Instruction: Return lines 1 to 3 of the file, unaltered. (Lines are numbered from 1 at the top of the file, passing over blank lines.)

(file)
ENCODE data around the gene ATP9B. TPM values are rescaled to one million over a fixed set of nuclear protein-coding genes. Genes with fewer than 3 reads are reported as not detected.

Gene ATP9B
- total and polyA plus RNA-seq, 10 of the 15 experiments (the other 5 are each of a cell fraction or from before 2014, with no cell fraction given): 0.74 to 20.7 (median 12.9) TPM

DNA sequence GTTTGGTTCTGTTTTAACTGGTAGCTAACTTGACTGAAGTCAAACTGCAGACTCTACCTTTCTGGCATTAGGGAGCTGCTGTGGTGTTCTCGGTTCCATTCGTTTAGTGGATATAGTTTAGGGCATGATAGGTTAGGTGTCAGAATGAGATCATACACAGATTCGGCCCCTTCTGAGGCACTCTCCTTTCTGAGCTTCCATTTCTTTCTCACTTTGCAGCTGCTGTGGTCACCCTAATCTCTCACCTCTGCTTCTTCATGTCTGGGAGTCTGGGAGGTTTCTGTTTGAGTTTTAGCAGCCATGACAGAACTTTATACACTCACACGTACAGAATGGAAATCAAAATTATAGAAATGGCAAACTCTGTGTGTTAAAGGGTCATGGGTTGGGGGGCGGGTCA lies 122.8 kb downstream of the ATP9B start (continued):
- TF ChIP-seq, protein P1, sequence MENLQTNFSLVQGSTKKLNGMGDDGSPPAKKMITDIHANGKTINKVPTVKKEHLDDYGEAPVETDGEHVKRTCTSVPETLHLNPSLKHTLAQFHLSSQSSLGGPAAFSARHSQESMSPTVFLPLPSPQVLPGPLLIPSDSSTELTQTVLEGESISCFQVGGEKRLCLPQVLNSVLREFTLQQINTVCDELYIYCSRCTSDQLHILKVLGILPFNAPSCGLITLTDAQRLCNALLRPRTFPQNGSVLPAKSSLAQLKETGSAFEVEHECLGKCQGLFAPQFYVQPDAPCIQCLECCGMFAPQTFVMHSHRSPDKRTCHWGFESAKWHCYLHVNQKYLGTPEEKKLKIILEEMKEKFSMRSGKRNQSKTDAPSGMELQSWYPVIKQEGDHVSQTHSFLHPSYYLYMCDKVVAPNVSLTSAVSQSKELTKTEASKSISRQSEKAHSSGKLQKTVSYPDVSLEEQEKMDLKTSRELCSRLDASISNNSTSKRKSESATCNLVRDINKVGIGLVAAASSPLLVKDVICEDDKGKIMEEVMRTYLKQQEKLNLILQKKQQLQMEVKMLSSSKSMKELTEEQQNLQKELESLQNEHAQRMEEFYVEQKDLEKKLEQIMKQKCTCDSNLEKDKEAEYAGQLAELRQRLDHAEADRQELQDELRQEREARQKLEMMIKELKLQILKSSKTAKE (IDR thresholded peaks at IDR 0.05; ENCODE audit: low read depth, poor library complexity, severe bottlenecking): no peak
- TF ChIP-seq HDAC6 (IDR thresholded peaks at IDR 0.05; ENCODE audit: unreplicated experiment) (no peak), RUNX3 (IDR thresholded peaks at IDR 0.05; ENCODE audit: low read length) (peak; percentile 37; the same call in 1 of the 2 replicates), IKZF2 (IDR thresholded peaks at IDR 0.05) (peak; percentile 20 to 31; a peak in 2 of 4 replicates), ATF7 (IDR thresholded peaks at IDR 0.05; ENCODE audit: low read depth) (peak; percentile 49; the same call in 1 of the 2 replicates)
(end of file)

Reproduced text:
ENCODE data around the gene ATP9B. TPM values are rescaled to one million over a fixed set of nuclear protein-coding genes. Genes with fewer than 3 reads are reported as not detected.

Gene ATP9B
- total and polyA plus RNA-seq, 10 of the 15 experiments (the other 5 are each of a cell fraction or from before 2014, with no cell fraction given): 0.74 to 20.7 (median 12.9) TPM